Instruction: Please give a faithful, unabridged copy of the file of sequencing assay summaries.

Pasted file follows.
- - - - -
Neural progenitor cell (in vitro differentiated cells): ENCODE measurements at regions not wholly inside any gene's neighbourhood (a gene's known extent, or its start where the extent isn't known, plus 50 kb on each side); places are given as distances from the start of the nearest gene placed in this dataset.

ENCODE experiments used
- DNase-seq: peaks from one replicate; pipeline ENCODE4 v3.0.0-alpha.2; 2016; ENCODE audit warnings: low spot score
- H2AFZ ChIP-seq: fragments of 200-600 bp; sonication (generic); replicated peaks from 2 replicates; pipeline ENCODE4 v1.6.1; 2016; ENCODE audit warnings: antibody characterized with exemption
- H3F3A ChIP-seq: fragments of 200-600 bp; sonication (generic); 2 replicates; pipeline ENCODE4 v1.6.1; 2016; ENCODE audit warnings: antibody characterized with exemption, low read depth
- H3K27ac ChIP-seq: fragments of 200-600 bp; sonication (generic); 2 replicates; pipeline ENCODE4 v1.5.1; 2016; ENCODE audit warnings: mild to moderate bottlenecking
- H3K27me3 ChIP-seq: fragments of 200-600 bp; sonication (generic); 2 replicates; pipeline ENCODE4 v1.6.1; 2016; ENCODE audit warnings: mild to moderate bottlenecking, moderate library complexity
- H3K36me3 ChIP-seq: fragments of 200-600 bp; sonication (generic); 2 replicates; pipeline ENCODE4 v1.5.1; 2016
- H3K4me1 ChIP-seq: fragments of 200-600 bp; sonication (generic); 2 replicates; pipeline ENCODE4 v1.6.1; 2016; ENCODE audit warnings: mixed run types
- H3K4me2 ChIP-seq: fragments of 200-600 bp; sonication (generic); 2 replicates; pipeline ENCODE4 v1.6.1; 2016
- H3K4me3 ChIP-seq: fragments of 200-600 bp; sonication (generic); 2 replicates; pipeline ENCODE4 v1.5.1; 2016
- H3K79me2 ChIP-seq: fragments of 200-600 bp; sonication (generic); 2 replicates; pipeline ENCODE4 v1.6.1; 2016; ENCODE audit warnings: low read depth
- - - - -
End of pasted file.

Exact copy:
Neural progenitor cell (in vitro differentiated cells): ENCODE measurements at regions not wholly inside any gene's neighbourhood (a gene's known extent, or its start where the extent isn't known, plus 50 kb on each side); places are given as distances from the start of the nearest gene placed in this dataset.

ENCODE experiments used
- DNase-seq: peaks from one replicate; pipeline ENCODE4 v3.0.0-alpha.2; 2016; ENCODE audit warnings: low spot score
- H2AFZ ChIP-seq: fragments of 200-600 bp; sonication (generic); replicated peaks from 2 replicates; pipeline ENCODE4 v1.6.1; 2016; ENCODE audit warnings: antibody characterized with exemption
- H3F3A ChIP-seq: fragments of 200-600 bp; sonication (generic); 2 replicates; pipeline ENCODE4 v1.6.1; 2016; ENCODE audit warnings: antibody characterized with exemption, low read depth
- H3K27ac ChIP-seq: fragments of 200-600 bp; sonication (generic); 2 replicates; pipeline ENCODE4 v1.5.1; 2016; ENCODE audit warnings: mild to moderate bottlenecking
- H3K27me3 ChIP-seq: fragments of 200-600 bp; sonication (generic); 2 replicates; pipeline ENCODE4 v1.6.1; 2016; ENCODE audit warnings: mild to moderate bottlenecking, moderate library complexity
- H3K36me3 ChIP-seq: fragments of 200-600 bp; sonication (generic); 2 replicates; pipeline ENCODE4 v1.5.1; 2016
- H3K4me1 ChIP-seq: fragments of 200-600 bp; sonication (generic); 2 replicates; pipeline ENCODE4 v1.6.1; 2016; ENCODE audit warnings: mixed run types
- H3K4me2 ChIP-seq: fragments of 200-600 bp; sonication (generic); 2 replicates; pipeline ENCODE4 v1.6.1; 2016
- H3K4me3 ChIP-seq: fragments of 200-600 bp; sonication (generic); 2 replicates; pipeline ENCODE4 v1.5.1; 2016
- H3K79me2 ChIP-seq: fragments of 200-600 bp; sonication (generic); 2 replicates; pipeline ENCODE4 v1.6.1; 2016; ENCODE audit warnings: low read depth